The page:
Mondello oiling systems are specially designed for Oldsmobile engines, but you can also modify factory-designed oiling systems to make them work. Let’s start with oiling system basics and then go over the modifications necessary for Oldsmobiles.
Oiling System Basics
Oiling System Purpose
A car’s oiling system pumps oil throughout the engine to reduce friction and cool and clean the engine.
When the various engine parts move next to one another, they rub together, creating friction. The energy used to overcome this friction is converted into heat rather than movement. As the parts rub together, minute irregularities in their surfaces hit each other and break off, wearing the materials down.
Engine oil’s job is to separate the moving parts to minimize friction, thus reducing heat and wear.
Engine oil further cools the engine by absorbing heat and transporting it to the oil pan, where the heat is dispelled into the surrounding space. In some oil pans, cooling fins help to lower the temperature of the oil.
As oil is pumped throughout the engine, it picks up any contaminants along its way, filtering out the larger particles through the oil filter and holding onto the smaller ones until the next oil change. This is possible because of detergent chemicals, which are added to the oil during the refining process to prevent the particles from being dispersed onto surfaces.
Oil also helps keep the engine shiny and rust-free by preventing oxygen from coming into contact with the metal parts and corroding them.
Oiling System Parts
The oil pump, oil pick-up tube, oil filter, and oil pan or sump make up the oiling system.
The oil pump sits inside the oil pan, from which it sucks up oil. It then pumps the oil along the various oilways throughout the engine before returning it to the oil pan and recirculating it. In most engines, the oil pump is driven by the crankshaft.
Oil Pick-Up Tube
When the oil pump sucks up oil, that oil flows into the pick-up tube, which sits just above the bottom of the oil pan. The length of your oil pick-up tube will depend on the volume of your oil pan.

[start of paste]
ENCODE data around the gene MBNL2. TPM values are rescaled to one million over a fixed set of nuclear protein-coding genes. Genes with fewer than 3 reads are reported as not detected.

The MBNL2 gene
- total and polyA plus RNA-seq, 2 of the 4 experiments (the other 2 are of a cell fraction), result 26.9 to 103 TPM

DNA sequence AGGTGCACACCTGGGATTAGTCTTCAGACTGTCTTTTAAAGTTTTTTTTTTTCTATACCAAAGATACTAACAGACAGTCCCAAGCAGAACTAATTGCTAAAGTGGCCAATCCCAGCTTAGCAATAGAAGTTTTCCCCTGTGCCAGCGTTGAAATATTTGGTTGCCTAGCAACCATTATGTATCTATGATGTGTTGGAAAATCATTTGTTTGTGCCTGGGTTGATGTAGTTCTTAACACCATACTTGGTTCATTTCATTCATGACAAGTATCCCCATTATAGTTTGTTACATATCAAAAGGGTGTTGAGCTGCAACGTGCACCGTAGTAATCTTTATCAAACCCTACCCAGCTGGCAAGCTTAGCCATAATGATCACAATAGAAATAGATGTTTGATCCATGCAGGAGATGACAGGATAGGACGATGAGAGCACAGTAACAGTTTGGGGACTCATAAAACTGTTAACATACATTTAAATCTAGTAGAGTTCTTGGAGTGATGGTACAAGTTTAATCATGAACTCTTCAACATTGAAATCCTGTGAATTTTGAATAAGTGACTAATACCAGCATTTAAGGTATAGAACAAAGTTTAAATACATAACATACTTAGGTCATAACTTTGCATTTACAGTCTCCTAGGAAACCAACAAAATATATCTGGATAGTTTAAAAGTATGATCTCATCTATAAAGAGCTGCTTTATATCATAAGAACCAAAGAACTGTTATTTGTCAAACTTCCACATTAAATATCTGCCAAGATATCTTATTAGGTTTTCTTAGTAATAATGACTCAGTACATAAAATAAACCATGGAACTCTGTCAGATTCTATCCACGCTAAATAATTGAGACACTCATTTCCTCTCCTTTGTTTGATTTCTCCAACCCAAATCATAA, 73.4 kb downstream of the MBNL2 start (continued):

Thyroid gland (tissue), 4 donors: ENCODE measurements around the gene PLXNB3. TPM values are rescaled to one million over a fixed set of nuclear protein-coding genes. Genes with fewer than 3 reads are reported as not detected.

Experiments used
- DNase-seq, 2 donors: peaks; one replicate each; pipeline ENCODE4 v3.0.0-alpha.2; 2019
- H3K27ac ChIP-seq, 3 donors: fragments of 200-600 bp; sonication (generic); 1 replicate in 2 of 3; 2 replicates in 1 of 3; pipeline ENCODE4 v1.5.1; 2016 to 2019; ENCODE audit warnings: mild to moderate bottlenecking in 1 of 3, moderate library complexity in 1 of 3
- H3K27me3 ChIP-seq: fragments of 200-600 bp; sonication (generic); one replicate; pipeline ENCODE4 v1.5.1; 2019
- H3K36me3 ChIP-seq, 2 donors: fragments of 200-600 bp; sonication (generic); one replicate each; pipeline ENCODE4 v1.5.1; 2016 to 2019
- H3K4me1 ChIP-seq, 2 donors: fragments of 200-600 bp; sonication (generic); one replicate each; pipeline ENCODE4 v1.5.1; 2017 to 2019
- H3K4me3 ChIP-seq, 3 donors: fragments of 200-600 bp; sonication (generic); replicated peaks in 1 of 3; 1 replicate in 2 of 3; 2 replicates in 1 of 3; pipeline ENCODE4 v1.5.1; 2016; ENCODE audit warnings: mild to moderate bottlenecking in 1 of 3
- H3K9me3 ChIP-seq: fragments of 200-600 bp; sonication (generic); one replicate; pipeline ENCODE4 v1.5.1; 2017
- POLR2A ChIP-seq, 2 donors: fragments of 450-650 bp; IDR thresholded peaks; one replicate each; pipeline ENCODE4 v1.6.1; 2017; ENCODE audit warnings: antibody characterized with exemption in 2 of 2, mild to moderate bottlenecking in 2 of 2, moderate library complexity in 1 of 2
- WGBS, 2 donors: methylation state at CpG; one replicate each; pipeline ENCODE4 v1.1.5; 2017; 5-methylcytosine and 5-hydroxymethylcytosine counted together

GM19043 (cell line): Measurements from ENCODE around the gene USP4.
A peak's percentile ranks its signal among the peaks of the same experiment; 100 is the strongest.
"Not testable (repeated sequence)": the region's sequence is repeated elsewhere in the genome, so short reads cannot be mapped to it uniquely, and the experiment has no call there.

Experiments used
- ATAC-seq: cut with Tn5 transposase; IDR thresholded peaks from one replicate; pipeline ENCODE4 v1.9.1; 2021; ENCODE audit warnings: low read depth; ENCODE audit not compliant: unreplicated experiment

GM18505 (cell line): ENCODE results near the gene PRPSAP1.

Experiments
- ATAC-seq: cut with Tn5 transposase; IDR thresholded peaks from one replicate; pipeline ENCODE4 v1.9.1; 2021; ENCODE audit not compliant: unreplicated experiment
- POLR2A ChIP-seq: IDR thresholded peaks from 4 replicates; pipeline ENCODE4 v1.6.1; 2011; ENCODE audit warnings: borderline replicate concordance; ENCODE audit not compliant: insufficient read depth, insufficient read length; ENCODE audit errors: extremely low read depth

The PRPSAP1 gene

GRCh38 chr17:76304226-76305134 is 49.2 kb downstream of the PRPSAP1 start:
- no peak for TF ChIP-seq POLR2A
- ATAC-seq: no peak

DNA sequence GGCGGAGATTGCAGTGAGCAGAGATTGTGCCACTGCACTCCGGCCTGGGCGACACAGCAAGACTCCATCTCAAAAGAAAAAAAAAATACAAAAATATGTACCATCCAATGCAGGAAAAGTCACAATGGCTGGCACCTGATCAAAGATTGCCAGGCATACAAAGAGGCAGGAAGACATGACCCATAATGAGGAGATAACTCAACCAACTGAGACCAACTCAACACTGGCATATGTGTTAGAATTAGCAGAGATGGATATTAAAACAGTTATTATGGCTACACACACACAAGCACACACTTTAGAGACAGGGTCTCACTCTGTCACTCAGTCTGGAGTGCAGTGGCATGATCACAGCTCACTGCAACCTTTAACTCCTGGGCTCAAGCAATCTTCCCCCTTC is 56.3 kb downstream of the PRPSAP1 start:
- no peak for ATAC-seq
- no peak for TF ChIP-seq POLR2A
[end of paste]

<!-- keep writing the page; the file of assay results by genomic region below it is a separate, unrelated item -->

Before oil enters the engine, it is pumped through a filter that removes any metal fragments and dirt particles, which could wear down the engine parts significantly if not removed. The oil filter is typically located near the bottom of the engine so that it is the first thing the oil flows through.
Oil Pan / Sump
Sometimes called the “sump,” the oil pan is a metal dish that adheres to the bottom of the engine block and holds any oil that’s not currently in circulation.
The oil pan also assists in cooling oil after it returns from being circulated throughout the engine. As a car moves along, air flows under the oil pan, dissipating the heat of the oil inside. The car’s bodywork may even be designed in a way to direct air toward the oil pan, thus boosting its cooling capabilities.
Note: The sump described above is known as a wet sump system because it contains oil, and is standard in most vehicles. However, oiling systems may contain dry sump systems, which store the oil in a remote container.
Oiling System Modifications for Oldsmobile Engines
Certain modifications to factory-designed oiling systems may be necessary for use in Oldsmobile engines.
Ensure that the oiling holes in the crank are smooth, clean, and burr-free for smooth transition and improved oil flow. Mondello’s Nodular Iron Performance Crankshaft is made of 5340 nodular iron for strength and durability.
We strongly recommend restricting the main cap passages to reduce oil flow to the top end of the engine. This will keep a sufficient amount of oil available for the reciprocating assembly. Mondello sells oil restrictor kits to make installation easy.
Oil Passage Porting
Porting the passages from the oil pump to the crankshaft can help remove excess flash, ease the transitions, and smooth out the corners, allowing the oil to flow freely. Mondello’s SP-765 Oil Pump has been ported and features a larger diameter hole for moving a larger volume of oil.
To increase the pressure of your oil pump, you can purchase the heavier oil pump bypass spring found in Mondello oil pumps, or shim your existing spring up to 0.08 in either direction. If you choose to adapt your existing spring, keep in mind that the oil pump gears must be of equal length and should project 0.008 to 0.009 inches out of the pump body (surface grinding of the oil pump body may be necessary).
Aftermarket oil pans and pick-up tubes may require some adaptations. The clearance between the pick-up tubes and the oil pan should be between 0.25 and 0.5 inches. Don’t forget to include the gasket thickness in this measurement. If the oil pan will not bolt on and you can’t see anything that’s in the way, check the number 2 main cap studs, which could be hitting the pan if they aren’t bottomed out in their holes. If they still hit the pan after being bottomed out, grind them down a bit to shorten them. Your last resort if you still have a clearance issue is to heat the oil pan above the number 2 main area and tighten it down while it’s still hot, without the pan gasket in place. After the pan cools, reinstall the pan gasket.
Note that you should always do a dry fitting before gluing down gaskets or adding oil, and check for clearance of the pick-up tube in relation to the bottom of the pan.
For those who don’t want to have to make these modifications, Mondello provides a number of complete oiling systems and oiling system parts for all Oldsmobile engines.